As I slowed down and pulled off of the empty road, I cursed our luck. This expedition was doomed from the start.
“DO NOT say a @##$% word! Let me handle this. Do you hear me?” The dog whined, drool covered the dash, and my badly hung over buddy seemed to shake his head in agreement.
As the county Mountie dismounted, I could tell from the bright flashing lights that she was a very fine figure of a crime fighter. She filled out a uniform better than any law enforcement official I had ever encountered. I was feeling more doomed by the minute.
I prayed she wouldn’t be too repelled when she caught a whiff of the atmosphere of the small truck.
I tried desperately to open the door and step out. Unfortunately, the door jammed and she was on us before I could air out the stale cab. When I finally got the door working, the black dog exploded by her, gasping for air like some drowning victim.
The officer recoiled in terror at the sight of the big dog’s foaming mouth. She had her trusty 40 caliber ready in a flash. I heard the unmistakeable loud sound a handgun safety makes when it’s being placed in the off position. I secretly wished that the officer might put the huge, gasping cur out of his misery. She would maybe then, feel some remorse about killing our dog and allow us out of our seemingly indiscreet ’70-in a-45’ infraction.
This was a very tense moment. I closely studied her form and reaction as her nose twitched when she inevitably inhaled the unmistakeable odor of rotten pink eggs and Schlitz.
We were simply cooked!
My buddy sat motionless and I strained to read the big blonde Officer’s name tag on her very snug uniform. My thinking was that an application of a minimal amount of people skills wouldn’t hurt and could possibly be of some benefit at this point. She might just show some mercy, or sympathy, on two duck hunters sandwiched between a sick dog.
But what a uniform it was! That name tag dangled way out there. Her badge on the other pocket dangled way out there too! This was one uniform filled out beyond imagination. In all of my years of chance interface with local law enforcement, I had never witnessed what I was witnessing now.
I silently prayed that my recently divorced buddy didn’t see this blonde in this particular uniform. We were in deep enough trouble as it was.
She ordered me back into the truck, after she realized that the big black dog wasn’t attempting to kill her. I noticed that the gun in her right hand was still firmly locked in her grip. The dog was howling uncontrollably, as he hosed down the Deputy’s tires.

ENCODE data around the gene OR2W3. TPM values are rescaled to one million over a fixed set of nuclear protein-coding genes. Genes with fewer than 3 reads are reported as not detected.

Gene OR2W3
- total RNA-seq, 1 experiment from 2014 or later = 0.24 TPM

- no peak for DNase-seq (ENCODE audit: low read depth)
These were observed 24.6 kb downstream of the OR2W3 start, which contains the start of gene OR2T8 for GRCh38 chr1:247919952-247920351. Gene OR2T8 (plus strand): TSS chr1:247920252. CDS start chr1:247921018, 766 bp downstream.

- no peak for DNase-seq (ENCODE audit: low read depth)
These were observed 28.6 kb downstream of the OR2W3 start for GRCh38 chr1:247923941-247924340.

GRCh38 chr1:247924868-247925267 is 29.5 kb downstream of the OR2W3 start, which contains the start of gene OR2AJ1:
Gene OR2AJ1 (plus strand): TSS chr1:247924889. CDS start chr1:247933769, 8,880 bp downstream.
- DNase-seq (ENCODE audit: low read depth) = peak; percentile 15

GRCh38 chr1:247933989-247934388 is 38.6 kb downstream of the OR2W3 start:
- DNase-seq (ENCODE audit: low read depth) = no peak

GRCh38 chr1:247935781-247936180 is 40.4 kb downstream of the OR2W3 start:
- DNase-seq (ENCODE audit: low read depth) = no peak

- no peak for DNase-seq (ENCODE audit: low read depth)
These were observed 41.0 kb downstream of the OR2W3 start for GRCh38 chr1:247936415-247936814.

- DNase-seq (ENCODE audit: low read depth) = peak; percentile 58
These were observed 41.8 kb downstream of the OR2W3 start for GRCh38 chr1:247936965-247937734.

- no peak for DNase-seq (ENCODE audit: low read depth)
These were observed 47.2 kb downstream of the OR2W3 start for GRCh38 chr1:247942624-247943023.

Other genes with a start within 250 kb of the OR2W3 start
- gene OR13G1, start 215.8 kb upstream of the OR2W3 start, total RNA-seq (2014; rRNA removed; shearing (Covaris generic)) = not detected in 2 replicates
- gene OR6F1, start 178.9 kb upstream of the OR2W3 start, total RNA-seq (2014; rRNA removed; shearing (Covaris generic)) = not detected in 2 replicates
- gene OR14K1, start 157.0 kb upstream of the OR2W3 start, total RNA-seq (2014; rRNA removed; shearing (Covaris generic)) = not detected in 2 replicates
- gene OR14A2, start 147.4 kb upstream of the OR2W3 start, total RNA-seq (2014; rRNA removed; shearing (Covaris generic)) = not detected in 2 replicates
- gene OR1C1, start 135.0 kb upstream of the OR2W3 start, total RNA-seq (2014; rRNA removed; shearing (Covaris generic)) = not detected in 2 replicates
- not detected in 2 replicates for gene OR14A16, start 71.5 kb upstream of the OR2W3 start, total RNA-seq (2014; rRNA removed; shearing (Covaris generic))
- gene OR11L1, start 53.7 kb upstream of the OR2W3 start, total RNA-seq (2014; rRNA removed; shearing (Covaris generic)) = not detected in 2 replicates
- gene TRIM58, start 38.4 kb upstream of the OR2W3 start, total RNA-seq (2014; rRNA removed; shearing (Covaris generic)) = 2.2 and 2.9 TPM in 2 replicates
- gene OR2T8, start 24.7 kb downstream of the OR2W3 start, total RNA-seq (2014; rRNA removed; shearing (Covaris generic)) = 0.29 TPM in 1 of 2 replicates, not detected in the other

I fumbled through three layers of camouflage clothing trying to find my paperwork and that’s when my buddy suddenly decided he needed to turn on his newly found, bar trolling, charm;
“You shore got some purty lips Deputy!”
My heart sunk as we were loudly commanded to step out of the truck and place our hands on the hood and spread our legs.
As we loaded the unwilling dog, I neatly folded my new and overly expensive piece of paper. I emphatically explained to my buddy; “That not only was, without any single doubt, the dumbest line I have ever heard for picking up a woman with a gun in her hand. But, you may be the dumbest person I have ever been duck hunting with!”
I went to extensive lengths to ensure that my buddy understood that he was on the hook for this ticket. He assured me that he was good for it sometime after he got his tax returns mailed back to him. I knew that I would never see that money.
Doom filled my mind once again.
He was the designated wader that morning. When we finally got to the secret swamp he declared that he was too unstable to set the decoys and he feared he might accidentally drown. He went on to explain that the sudden turn of events of the morning had been just a bit too traumatic. And, he had suddenly developed a bad case of the ‘swim head’. I couldn’t help it, I calmly told him; “The ‘swim head’ is good thing, because it’s for sure your fat @#$ won’t drown.”
As I put on his waders, I silently thought to myself that accidental death by drowning might actually improve the morning. When I eased into the swamp I noticed almost immediately that both boots leaked like a grandma’s colander.
We were doomed.
Then he announced that he had forgotten his shotgun shells and he needed a loan. “Of course he’d pay me back.” He said.
The ducks mildly cooperated. His dog ate only one small wood duck and it rained the whole time. At 11:00 we loaded the wet dog and my feet thawed as we drove slowly home to patch the flat so my buddy could go to his next Christmas party.
We were doomed from the start.
Funny how 86 degree weather makes you remember things from December.
WOMR NOTE: One generous reader commented that their mule was named Ider. Send comments to whiteoakmtnranger@gmail,com